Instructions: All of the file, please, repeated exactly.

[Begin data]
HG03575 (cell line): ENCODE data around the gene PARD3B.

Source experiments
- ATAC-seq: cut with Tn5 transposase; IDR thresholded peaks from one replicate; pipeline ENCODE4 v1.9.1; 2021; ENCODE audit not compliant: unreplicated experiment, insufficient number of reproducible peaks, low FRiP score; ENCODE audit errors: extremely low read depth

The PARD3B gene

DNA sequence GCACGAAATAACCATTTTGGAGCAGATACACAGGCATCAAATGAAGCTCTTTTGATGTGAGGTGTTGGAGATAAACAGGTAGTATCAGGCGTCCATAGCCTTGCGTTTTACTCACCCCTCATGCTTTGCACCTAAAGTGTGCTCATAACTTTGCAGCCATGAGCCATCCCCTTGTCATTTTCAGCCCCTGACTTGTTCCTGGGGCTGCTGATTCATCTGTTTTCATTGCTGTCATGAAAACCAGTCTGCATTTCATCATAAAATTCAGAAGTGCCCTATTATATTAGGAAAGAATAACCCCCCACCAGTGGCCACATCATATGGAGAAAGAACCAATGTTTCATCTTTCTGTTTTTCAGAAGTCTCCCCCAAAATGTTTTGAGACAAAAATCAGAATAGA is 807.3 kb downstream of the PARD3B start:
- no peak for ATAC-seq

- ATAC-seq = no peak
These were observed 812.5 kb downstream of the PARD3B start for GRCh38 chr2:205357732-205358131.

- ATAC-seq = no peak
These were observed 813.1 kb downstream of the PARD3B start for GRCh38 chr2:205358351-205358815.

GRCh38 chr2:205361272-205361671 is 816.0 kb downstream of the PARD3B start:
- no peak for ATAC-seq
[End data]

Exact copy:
HG03575 (cell line): ENCODE data around the gene PARD3B.

Source experiments
- ATAC-seq: cut with Tn5 transposase; IDR thresholded peaks from one replicate; pipeline ENCODE4 v1.9.1; 2021; ENCODE audit not compliant: unreplicated experiment, insufficient number of reproducible peaks, low FRiP score; ENCODE audit errors: extremely low read depth

The PARD3B gene

DNA sequence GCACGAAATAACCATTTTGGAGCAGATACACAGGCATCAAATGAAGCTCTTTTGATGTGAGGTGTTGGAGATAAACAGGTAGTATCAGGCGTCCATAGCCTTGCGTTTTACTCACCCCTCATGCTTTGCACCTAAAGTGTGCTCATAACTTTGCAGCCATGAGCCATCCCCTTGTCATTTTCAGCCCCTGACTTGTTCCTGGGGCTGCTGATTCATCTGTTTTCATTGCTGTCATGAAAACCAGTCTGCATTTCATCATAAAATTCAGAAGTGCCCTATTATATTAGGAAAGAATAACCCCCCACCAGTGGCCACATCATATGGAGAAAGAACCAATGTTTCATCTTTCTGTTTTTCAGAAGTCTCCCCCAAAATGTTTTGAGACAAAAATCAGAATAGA is 807.3 kb downstream of the PARD3B start:
- no peak for ATAC-seq

- ATAC-seq = no peak
These were observed 812.5 kb downstream of the PARD3B start for GRCh38 chr2:205357732-205358131.

- ATAC-seq = no peak
These were observed 813.1 kb downstream of the PARD3B start for GRCh38 chr2:205358351-205358815.

GRCh38 chr2:205361272-205361671 is 816.0 kb downstream of the PARD3B start:
- no peak for ATAC-seq